This has been a conversation I've largely avoided to this point, because even though we didn't really expect the Twins to contend this season it did seem a bit premature to talk about which guys might be the most valuable or the most sought after trade chips. But today is June 1st, which is something of an unofficial beginning to the trade deadline speculation season, and we have to start talking about it sooner or later: who could the Twins move this year?
Last summer the front office failed to see the reality facing them, and kept the guys who could have been their most valuable commodities: Michael Cuddyer, Carl Pavano, Joe Nathan, Matt Capps, Jason Kubel. Of course they garnered draft picks in place of their departing free agents where applicable, but barring the risk of spending mega dollars there will be no such advantage for them this season. That change to the CBA more or less makes the Twins' decision for them: if they want to get any value for their departing free agents, they need to trade them.
Yesterday, Jon Heyman put together a list of players who could garner some interest in the coming weeks. Here's what Heyman has to say about a few of Twins.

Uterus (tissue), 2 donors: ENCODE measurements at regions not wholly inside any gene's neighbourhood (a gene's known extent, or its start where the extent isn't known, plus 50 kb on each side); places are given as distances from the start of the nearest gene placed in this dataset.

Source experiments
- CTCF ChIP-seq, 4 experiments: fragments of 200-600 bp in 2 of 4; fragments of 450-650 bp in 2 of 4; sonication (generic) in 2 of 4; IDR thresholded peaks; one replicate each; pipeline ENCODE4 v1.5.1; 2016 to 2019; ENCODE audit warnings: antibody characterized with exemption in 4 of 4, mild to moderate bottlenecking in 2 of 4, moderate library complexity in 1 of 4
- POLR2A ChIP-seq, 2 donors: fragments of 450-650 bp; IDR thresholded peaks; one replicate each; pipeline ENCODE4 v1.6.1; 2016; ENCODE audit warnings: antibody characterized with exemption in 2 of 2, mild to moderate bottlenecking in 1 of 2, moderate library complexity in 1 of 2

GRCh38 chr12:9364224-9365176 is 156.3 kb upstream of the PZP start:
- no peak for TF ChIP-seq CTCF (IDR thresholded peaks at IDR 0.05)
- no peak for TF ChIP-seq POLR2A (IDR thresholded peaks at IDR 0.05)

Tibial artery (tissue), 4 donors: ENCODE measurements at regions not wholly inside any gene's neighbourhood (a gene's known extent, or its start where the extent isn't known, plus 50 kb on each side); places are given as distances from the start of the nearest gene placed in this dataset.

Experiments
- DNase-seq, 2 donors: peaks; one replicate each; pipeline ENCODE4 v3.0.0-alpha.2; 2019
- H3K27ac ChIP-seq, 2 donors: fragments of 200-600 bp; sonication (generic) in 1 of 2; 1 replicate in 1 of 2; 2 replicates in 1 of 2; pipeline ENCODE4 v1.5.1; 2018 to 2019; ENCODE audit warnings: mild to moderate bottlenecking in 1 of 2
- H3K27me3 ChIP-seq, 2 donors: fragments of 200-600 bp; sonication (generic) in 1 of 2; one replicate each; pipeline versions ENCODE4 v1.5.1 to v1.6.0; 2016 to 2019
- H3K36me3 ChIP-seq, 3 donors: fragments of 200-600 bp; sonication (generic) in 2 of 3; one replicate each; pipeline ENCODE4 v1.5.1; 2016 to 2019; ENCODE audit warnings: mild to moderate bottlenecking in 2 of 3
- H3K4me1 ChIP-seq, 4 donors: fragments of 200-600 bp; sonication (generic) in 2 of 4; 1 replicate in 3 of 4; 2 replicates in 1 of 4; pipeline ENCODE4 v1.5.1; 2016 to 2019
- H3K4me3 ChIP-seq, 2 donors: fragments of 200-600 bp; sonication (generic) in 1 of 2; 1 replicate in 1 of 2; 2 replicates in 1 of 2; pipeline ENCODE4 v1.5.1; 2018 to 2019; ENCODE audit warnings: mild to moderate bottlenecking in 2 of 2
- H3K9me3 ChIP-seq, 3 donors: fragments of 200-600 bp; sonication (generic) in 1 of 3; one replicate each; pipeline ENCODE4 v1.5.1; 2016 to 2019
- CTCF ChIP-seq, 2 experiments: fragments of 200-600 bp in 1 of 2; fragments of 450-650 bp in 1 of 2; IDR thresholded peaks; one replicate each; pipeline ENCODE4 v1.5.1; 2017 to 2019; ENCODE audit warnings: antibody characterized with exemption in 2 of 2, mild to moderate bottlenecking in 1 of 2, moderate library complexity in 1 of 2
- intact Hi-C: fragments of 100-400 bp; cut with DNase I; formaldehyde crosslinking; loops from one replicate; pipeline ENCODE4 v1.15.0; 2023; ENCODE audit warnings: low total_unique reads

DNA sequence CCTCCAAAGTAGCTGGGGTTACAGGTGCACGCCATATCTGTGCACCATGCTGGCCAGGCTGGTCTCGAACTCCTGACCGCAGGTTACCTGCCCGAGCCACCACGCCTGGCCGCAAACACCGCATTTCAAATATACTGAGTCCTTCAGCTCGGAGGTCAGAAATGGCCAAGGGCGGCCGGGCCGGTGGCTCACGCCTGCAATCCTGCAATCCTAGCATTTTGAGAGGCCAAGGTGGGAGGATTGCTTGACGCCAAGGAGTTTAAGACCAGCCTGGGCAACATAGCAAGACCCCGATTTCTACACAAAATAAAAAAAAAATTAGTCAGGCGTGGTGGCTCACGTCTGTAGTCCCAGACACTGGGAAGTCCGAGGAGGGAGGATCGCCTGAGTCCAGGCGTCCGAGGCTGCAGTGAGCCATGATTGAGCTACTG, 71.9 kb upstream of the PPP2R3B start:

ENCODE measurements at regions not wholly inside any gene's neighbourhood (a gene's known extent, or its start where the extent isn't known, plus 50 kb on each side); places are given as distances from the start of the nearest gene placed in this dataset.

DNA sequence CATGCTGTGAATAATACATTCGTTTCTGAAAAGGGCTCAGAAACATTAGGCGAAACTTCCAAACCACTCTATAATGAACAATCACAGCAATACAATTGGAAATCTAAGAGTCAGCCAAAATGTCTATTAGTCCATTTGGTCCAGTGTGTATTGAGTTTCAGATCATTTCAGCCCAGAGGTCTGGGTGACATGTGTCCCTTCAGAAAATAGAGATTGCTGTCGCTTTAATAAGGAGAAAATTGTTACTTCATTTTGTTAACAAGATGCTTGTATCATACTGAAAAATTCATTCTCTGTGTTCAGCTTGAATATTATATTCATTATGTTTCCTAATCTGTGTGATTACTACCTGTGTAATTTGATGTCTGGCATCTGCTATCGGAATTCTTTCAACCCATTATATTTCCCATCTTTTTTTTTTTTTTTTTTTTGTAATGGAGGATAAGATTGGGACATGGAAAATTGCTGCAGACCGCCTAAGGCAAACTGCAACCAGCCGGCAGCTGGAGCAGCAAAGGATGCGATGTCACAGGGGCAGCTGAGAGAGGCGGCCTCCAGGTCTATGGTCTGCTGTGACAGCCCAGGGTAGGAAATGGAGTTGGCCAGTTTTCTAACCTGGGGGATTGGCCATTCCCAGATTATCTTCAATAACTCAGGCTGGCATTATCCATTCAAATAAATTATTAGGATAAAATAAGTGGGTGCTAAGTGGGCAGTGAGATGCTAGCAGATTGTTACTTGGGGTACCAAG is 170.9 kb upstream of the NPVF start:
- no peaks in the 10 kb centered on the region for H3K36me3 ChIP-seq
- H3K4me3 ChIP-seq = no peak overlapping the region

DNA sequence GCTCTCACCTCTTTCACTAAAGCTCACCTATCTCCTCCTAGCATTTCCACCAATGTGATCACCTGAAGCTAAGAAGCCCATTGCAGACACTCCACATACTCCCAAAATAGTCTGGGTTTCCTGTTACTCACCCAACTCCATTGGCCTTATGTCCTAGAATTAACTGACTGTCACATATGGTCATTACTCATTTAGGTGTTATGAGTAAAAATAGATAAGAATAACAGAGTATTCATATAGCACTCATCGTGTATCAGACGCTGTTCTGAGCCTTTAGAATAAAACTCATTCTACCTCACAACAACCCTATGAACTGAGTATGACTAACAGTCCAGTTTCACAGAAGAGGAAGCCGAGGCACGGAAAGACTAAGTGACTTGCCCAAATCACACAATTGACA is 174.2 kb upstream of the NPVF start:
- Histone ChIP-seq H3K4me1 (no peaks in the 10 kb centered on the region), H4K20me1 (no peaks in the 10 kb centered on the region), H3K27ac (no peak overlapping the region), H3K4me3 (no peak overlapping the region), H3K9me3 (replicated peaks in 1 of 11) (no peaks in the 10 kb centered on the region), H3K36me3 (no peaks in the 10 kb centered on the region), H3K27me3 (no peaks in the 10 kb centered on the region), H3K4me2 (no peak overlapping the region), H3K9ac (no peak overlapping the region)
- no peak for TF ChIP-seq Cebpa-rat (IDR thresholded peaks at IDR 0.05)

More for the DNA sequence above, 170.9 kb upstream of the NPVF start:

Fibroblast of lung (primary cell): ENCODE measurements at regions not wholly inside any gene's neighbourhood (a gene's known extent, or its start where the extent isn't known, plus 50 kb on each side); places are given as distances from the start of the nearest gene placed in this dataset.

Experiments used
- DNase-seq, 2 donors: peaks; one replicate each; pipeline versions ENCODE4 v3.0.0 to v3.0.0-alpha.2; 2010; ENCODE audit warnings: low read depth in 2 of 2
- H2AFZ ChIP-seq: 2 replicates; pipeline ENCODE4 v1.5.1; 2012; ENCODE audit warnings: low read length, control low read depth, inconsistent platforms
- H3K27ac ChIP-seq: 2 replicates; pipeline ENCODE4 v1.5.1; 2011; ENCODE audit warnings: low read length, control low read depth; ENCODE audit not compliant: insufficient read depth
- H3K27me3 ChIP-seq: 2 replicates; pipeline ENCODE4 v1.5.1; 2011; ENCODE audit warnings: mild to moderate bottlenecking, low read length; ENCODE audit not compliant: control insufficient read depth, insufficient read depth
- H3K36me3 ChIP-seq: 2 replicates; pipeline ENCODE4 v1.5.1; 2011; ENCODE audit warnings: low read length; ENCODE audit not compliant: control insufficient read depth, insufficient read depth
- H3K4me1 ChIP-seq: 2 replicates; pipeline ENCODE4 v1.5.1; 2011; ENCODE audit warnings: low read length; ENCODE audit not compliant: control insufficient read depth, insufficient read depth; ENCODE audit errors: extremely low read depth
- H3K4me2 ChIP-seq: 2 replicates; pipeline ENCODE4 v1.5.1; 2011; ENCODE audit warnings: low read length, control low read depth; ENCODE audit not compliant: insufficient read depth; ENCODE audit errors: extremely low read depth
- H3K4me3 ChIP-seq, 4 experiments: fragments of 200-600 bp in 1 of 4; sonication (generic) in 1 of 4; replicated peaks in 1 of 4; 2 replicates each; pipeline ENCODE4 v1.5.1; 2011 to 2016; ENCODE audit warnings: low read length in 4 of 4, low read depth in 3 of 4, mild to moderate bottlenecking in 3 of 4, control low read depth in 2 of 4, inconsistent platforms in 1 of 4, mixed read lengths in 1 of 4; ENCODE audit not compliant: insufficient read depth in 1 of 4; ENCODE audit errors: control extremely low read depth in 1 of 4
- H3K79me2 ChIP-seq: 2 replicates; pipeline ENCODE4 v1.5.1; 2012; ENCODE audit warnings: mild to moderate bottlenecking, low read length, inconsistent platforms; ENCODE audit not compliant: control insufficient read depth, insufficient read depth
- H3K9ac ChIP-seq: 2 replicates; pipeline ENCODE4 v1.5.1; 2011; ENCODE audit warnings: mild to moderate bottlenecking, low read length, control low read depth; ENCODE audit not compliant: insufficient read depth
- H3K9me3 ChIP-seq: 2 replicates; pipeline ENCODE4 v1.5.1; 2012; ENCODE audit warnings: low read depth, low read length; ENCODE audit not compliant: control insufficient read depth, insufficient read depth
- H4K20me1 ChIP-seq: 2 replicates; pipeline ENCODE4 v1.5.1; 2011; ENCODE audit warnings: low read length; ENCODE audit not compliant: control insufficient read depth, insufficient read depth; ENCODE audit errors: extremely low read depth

We'll start with Liriano:
He showed his true talent in six shutout innings vs. the A's on Wednesday, and despite an ERA that's still at 7.20, one competing exec said he's worth a shot in a short-term situation. At his best, he could help many.
By saying "he could help many", I assume Heyman means Francisco Liriano could help many teams. The problem, at least from Minnesota's perspective, is that two things play strongly against any potential return:
- Liriano is a free agent at the end of the year, and
- His start to his 2012 season has done irreparable damage to his potential trade value.
Now that his concussion symptoms have subsided and he's showing power again (.535 slugging percentage), playing some first base and he's a candidate to help an AL contender. Negative: He is owed $23 million through next year.
Tough personality, diminishing performance (.302 BAA) and high salary ($8.5 million) limit his market.
Parts of Pavano's game are actually better than last year. Strikeout and walk rates are a good example of that. But Pavano has struggled stranding base runners, and his batting average on balls in play is marginally higher than 2011.
Professional hitter would do better away from Target Field.
Away, 2012: .241/.297/.424
Considering the need for closers, maybe his $4.75 million salary doesn't look too horrible. He has saved 10 of 11, so he could help someone.